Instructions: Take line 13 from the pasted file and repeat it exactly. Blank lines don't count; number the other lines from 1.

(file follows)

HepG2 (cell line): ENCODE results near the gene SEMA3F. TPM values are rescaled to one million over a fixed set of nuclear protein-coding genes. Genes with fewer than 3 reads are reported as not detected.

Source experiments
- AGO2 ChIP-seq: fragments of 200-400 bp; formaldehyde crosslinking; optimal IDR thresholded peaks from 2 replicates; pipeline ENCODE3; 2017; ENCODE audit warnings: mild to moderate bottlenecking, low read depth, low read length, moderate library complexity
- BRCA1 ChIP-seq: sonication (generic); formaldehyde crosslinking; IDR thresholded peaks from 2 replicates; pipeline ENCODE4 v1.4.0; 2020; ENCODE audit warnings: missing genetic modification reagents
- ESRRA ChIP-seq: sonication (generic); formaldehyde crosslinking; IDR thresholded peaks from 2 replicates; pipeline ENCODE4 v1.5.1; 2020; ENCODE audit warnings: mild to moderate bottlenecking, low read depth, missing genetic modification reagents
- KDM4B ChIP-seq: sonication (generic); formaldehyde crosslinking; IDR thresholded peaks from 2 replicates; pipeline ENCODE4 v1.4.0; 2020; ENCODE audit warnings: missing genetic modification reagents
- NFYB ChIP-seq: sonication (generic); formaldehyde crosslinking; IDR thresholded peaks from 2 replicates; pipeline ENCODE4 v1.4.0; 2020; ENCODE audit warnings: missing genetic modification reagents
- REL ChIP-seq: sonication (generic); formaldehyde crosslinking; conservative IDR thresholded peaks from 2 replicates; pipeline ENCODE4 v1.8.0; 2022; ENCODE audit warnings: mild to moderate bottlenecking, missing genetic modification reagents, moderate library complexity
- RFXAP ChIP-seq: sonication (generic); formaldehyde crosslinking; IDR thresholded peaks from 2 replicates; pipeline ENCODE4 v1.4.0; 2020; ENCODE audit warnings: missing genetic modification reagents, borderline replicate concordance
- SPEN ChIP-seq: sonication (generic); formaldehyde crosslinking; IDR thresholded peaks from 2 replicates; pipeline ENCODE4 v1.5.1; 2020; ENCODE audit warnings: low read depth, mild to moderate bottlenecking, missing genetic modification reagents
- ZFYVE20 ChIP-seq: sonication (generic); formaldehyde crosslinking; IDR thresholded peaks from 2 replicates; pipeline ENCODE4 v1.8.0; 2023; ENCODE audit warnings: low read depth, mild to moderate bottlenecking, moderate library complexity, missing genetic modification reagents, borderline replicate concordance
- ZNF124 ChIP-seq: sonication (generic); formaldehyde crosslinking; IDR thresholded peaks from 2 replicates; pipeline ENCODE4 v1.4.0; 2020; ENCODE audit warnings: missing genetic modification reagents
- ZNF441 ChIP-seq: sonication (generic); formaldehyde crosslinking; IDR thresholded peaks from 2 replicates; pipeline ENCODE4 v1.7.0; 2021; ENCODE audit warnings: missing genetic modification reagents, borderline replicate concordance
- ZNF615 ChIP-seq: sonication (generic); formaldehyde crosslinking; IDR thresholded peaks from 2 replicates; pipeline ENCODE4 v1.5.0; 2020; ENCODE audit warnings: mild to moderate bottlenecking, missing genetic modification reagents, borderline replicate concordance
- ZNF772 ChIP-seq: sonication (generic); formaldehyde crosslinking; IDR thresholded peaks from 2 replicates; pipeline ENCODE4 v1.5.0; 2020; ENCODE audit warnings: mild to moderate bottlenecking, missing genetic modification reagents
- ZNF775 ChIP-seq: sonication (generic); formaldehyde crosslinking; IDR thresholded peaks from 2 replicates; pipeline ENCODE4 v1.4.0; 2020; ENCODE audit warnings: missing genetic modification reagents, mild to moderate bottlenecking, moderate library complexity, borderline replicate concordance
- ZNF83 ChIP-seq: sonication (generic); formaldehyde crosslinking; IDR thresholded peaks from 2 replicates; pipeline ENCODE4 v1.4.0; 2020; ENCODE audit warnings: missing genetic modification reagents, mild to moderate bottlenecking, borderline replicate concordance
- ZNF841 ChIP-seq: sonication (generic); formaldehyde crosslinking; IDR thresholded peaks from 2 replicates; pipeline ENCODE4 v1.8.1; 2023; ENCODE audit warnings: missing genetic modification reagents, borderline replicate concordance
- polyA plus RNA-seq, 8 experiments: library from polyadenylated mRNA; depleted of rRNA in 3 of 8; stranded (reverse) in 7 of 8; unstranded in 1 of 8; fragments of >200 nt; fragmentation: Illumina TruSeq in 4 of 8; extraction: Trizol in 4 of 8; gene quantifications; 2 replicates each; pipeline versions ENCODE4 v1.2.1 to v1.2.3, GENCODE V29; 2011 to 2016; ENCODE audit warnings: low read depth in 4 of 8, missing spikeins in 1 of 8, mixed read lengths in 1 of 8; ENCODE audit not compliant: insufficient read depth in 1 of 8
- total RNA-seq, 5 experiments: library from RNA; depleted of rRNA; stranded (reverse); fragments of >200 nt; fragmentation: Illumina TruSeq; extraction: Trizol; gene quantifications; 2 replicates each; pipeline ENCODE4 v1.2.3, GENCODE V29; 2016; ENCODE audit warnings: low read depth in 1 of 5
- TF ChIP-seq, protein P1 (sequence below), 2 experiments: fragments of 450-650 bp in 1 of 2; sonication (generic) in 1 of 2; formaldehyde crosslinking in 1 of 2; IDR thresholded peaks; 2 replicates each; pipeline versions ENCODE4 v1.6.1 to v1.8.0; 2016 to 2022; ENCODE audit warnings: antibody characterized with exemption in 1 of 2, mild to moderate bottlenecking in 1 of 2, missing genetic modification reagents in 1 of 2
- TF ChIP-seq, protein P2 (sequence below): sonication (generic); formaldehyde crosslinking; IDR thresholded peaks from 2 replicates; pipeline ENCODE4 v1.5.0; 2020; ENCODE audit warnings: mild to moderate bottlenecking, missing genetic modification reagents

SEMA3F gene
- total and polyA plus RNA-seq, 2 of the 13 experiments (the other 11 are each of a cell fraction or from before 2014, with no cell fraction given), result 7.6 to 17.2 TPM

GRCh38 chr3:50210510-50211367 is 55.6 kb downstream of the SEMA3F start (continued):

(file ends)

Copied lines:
- ZNF441 ChIP-seq: sonication (generic); formaldehyde crosslinking; IDR thresholded peaks from 2 replicates; pipeline ENCODE4 v1.7.0; 2021; ENCODE audit warnings: missing genetic modification reagents, borderline replicate concordance